On Wednesday 23 July 2008, for the first time in the history of Test cricket, players appealed for decisions to be referred to the third umpire. The Test match in Colombo, between India and Sri Lanka (the first in a three match series) became the first ever in which batsmen and fielders had the opportunity to ask for the assistance of television replay's. ARL's Virtual Eye ball-tracking technology was used, as it holds a pre-existing contract with the broadcaster, Ten Sports. The implementation in Tests comes after MCC’s World Cricket Committee recommended greater technological support for umpires, during its meeting in Cape Town in September 2007. The MCC has been the official consultant to the ICC in relation to the independent testing of technology.
Tony Lewis (Chairman of MCC’s World Cricket Committee), Mike Griffith (Chairman of MCC's Cricket Committee) and Fraser Stewart (MCC’s Laws & Universities Manager), travelled to Colombo with Simon Normington, an independent television expert, to undertake the testing. They measured Virtual Eye’s accuracy under the scrutiny of Doug Cowie, ICC’s Umpires and Referees Manager, and the officials for the match – Rudi Koertzen, Mark Benson, Billy Doctrove and Alan Hurst (Match Referee). Rahul Dravid, who sits on MCC's World Cricket Committee, saw the technology for himself during the testing and was impressed by its accuracy.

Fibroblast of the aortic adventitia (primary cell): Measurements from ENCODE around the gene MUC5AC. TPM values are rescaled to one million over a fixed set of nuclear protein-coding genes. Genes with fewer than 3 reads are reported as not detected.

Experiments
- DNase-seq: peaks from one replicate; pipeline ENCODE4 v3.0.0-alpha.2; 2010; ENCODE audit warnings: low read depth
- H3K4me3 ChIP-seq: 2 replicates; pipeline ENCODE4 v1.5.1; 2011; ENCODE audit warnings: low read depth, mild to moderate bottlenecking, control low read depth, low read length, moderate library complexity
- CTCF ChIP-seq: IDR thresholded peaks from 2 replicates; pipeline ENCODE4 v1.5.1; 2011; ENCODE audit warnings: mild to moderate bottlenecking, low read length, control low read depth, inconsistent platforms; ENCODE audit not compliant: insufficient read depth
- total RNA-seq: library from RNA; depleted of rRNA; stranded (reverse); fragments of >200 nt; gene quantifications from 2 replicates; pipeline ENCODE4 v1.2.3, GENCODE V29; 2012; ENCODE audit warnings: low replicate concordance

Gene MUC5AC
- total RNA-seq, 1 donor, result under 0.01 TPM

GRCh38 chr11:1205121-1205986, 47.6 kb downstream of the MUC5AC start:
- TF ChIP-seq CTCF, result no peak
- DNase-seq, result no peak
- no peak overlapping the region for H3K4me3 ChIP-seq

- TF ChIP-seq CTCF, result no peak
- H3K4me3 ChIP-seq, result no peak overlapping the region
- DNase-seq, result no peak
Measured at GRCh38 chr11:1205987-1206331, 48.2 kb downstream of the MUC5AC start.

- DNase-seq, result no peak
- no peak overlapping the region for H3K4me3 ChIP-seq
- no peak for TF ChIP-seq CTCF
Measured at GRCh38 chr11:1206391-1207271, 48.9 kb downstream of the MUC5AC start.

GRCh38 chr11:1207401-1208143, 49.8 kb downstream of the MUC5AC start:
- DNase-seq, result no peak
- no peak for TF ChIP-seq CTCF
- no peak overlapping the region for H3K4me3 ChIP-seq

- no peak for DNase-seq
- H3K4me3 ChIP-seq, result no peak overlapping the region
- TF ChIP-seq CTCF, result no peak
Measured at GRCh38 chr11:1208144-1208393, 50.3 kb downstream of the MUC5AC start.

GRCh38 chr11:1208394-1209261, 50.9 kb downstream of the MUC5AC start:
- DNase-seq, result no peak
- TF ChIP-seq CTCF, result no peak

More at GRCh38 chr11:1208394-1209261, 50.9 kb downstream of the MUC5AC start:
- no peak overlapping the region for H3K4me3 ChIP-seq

Tony Lewis said: “We are pleased to be putting our recommendations into practice. It was important that Virtual Eye was tested independently and objectively – coming to Sri Lanka has enabled us to do that. The standard of umpiring at Test level is so high we feel confident referrals will be few and far between, but it is right that, if a player does want to ask a question, the third umpire can have maximum confidence in the technology he has to make the decision."